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Shademaster Honeylocust Tree for Sale - Buying & Growing Guide

  • Shademaster Honeylocust Tree
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Gleditsia triacanthos var. inermis 'Shademaster'
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  • 1-Year Warranty Eligible
  • Pots or accessories are not included unless specified in the product options.
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Stately and majestic, a mature Shademaster honeylocust tree, Gleditsia triacanthos var. inermis 'Shademaster,' is a sight to see — especially in fall, when its small, pinnate leaves turn a vibrant yellow-gold. Maturing to a height of as much as 70 feet, the Shademaster honeylocust is the quintessential shade tree, offering a soft dappled shade during the hottest months of summer. One of the best things about the Shademaster honeylocust tree is something that it doesn't have: thorns, which can be long and vicious in some varieties of honeylocust. The Shademaster honeylocust tree has none, making it a solid choice in areas where there are children or passers-by to consider. Here are a few more reasons to add a Shademaster honeylocust tree to your landscape:

  • The Shademaster honeylocust tree grows throughout most of the continental U.S., and it is hardy down to -40 degrees Fahrenheit.
  • It tolerates urban pollution, making it a good choice for city landscapes.
  • It is tolerant of both wet and dry soils, and it can handle sand, loam, or clay.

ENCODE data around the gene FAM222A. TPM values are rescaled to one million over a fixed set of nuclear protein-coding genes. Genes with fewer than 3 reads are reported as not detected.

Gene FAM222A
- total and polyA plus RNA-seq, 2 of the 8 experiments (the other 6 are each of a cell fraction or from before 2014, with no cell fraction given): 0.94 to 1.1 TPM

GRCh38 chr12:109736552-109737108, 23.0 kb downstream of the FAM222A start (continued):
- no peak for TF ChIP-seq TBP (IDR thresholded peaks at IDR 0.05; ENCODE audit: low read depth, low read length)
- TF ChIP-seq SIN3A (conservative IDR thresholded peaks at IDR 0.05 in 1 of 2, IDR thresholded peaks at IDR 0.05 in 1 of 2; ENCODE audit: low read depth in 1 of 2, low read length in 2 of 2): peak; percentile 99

Plant Care

Sunlight

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The Shademaster honeylocust tree loves sun and does best with six hours or more of direct light a day.

Watering

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When young, water once a week. For mature trees, supplemental watering should not be necessary.

Fertilizing

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The Shademaster honeylocust tree does not require regular fertilizing once mature.

Planting and Care

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by Mary Van Keuren | Gardener (30+ Years Experience) – last update on July 5, 2022

Planting instructions

Site your tree where it will receive at least six hours of sunlight a day, away from overhead utility lines, and in soil that drains well. The spot you choose should also be at least 20 to 30 feet away from your home or other buildings. Unpot the sapling and tease out any encircling roots, which can girdle the tree and slowly kill it. Dig a hole that’s as deep as the root ball and twice as wide. Place the tree in the hole, spreading out the roots. Fill in around the roots with topsoil, tamping down as you go to eliminate air pockets. Water thoroughly. Apply a 2- to 3-inch layer of an organic mulch, such as bark chips, around the root zone to conserve moisture and hinder weed growth, being careful to keep it from touching the trunk.

Watering and nutrients

During its first year, water your Shademaster honeylocust tree once a week — more if conditions are very dry or hot. Once it is well-established, you can cut back on watering. To see if it needs supplemental water, check the soil 2 inches below the surface. If it’s dry, give your tree a drink. Mature trees with well-developed root systems will rarely need watering. Although your tree doesn’t require fertilizer, you can feed it when young in spring with a balanced, slow-release product designed for landscape trees and bushes if you wish.

Pollination

Although the Shademaster honeylocust tree has small yellow blooms that appear in clusters in early summer, they do not usually lead to seed pods, as is the case with thorned varieties of honeylocust trees. The flowers have a light fragrance, and they may attract pollinating insects.